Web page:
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Why My Toddler Is So Much More Work than a Newborn

A raw and honest account from Katharine Chan details her frustrations of handling toddlerhood.
Why My Toddler Is So Much More Work than a Newborn
Updated: December 15, 2022

I would never tell a new parent to cherish the newborn phase because I know it’s incredibly tough. Becoming a parent is a life-changing experience. There’s nothing you can read, watch, or listen to that will emulate the moment your child arrives, and the feeling you get when you realize you’re completely responsible for that tiny human’s life. 

From that day on, all of your priorities are flipped upside down. You can no longer just think of yourself without considering your baby’s needs first.

As a mother of two, I’ve found that the toddler stage has a way of breaking me down to my most irritated self. From all the “no’s”, the constant moving (and falling), to their utter lack of reason and logic, it’s like they’re designed to squeeze every ounce of energy and patience out of me. 

And sometimes, I feel guilty for not enjoying it as much as I thought I would. However, I remind myself that the parenting experience isn’t supposed to be all rainbows and sunshines. You need clouds and rain to make plants and humans grow. Here’s why I think toddlers are more work than newborns:

1. Toddlers Don't Stay Still 

Toddlers Don’t Stay Still

When I was a first-time mom, I wanted to stay close to my newborn daughter every single minute of the day. But of course, nature calls. So I would put her on the floor while I ran to the bathroom. I would leave the door open and watch her as I relieved myself. 

She would squirm and make tiny movements but stay in the same position that I left her in. She was this light object that I could leave in a safe space for short periods without worrying she would stick a fork in an electric outlet or climb on the table, or fall and hit her head on the floor.

Walking with her was easy - I could walk around the neighborhood for blocks on end. Or I could put her in a stroller without fuss and enjoy an entire cup of coffee and a scone while she napped.

But toddlers are toddling, walking, running, jumping and climbing little beings. I cannot go to the bathroom without them chasing after me and banging on a locked door. Walks are stressful. They won’t go in a stroller and when they do, they won’t stay in there. There’s just too much to see, touch, taste (yes, taste), chase and grab.

Plus, they’re at least three times heavier than when they were newborns. Although my muscles have gradually strengthened and adjusted to their weight gain, it’s still a lot of physical effort to wrestle an energetic toddler and keep them safe and away from moving cars.

2. Toddlers Don't Sleep as Much 

Gone are the days when the routine only involved changing, feeding and napping. And boy, newborns sleep a lot. My babies slept between 16 and 18 hours per day. During their twice-a-day naps was when I was able to do everything I wanted to do. From catching up on Netflix, reading my favorite novel and putting away dishes to writing an article, those were my power hours.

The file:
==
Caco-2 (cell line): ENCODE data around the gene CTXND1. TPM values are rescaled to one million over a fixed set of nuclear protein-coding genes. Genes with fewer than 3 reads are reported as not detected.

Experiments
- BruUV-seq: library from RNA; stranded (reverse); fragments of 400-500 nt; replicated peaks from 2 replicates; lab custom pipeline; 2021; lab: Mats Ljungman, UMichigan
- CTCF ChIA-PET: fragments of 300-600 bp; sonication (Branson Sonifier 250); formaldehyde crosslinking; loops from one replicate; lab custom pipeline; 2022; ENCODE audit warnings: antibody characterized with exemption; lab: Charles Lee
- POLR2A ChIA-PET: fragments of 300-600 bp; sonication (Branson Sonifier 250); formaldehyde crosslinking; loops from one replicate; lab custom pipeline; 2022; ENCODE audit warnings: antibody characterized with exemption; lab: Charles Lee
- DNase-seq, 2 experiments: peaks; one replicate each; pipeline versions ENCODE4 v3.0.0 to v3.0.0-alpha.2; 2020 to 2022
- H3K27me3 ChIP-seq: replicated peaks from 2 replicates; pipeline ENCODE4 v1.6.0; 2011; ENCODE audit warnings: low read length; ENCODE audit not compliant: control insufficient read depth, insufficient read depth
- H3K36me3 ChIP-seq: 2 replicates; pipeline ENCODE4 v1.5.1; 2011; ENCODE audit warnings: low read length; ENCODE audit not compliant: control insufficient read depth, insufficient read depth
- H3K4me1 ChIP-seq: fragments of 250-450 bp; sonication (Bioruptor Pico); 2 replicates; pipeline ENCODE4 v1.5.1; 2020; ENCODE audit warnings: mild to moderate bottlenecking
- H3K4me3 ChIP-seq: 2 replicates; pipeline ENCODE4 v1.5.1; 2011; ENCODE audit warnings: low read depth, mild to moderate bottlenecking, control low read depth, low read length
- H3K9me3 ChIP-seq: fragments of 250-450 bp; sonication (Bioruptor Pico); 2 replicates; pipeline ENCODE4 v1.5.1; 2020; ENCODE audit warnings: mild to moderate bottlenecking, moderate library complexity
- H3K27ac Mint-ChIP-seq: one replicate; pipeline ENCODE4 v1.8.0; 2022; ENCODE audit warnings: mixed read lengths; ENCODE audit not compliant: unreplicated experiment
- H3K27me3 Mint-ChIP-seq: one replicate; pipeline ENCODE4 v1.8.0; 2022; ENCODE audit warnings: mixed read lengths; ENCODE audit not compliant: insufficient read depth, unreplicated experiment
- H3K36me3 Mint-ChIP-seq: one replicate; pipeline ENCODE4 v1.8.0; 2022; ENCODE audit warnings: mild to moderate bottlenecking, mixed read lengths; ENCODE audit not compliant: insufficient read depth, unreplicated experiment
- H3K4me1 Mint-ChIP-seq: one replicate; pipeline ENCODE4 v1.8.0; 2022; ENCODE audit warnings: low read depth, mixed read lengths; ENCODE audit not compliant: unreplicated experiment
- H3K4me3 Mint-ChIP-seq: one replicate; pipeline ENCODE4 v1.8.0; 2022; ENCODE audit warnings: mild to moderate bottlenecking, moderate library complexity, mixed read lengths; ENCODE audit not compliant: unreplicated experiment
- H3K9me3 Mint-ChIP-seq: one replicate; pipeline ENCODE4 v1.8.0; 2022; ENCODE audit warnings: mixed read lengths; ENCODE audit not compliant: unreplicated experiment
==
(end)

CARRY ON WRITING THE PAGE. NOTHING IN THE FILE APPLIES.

But toddlers don’t nap as often and sleep a lot less than when they were newborns. Mine dropped their second nap by the time they were two. So that means there’s less time for mommy to get things done. It limits what I can do during that precious nap time. 

3. Toddlers Are Very Vocal About Their Wants 

Toddlers Are Very Vocal about Their Wants

Newborns don’t talk. They express themselves through crying and adorable facial expressions. In my experience, they cry usually because they're hungry, gassy, tired, or need a diaper change. After I’ve ruled these out and dealt with their needs, they’re happy as a clam.

But toddlers have a wide range of needs and their moods can change with the flick of a switch. They love to demand things; they want them right here, right now. And if you buckle and give them what they want, they’re onto their next demand. 

The other day, my toddler son told me he wanted to cut the bed in half with scissors and I told him he couldn’t. Then a full 5-minute tantrum ensued which only ended because his sister distracted him with fart noises. From tears of pain to tears of joy, toddlers express their thoughts, feelings and opinions in every possible way and opportunity. Riding that rollercoaster can be darn exhausting.

4. Toddlers Love Stretching Their Independence 

Toddlers Love Stretching Their Independence

Newborns need you. They’re helpless little beings who literally need you to do everything for them. They won’t fight you either. They’re too small and weak to prevent you from changing their diapers, dressing them, feeding them, putting them in their stroller or buckling their car seat. You can move them from point A to point B without struggle.

However, toddlers can fight you every step of the way. If they see an opportunity to test your boundaries, they will. I’ve had my son rip his poop-filled diaper off while I’m trying to change him and fling it across the room. 

He can be fully dressed after a bath but the next thing I know, he can be buck naked. Every time we put on our shoes, he will try to do his himself. Some days if we’re not rushed, I’ll let him. Then I’ll wait as he struggles and eventually breaks down from frustration.

Ultimately, as parents, we love and care for our kids. And when it’s difficult, it’s natural to feel a bit of resentment towards them. It’s like, why can’t they just behave the way we want them to? 

However, a parenting journey has its ebbs and flows. Some parents love the toddler stage while others hate it. Whatever your experience is, all I know is that it’s never boring. Even if it seems to be a lot of work now, it can change quickly because our children are constantly growing, learning and developing just as we are.

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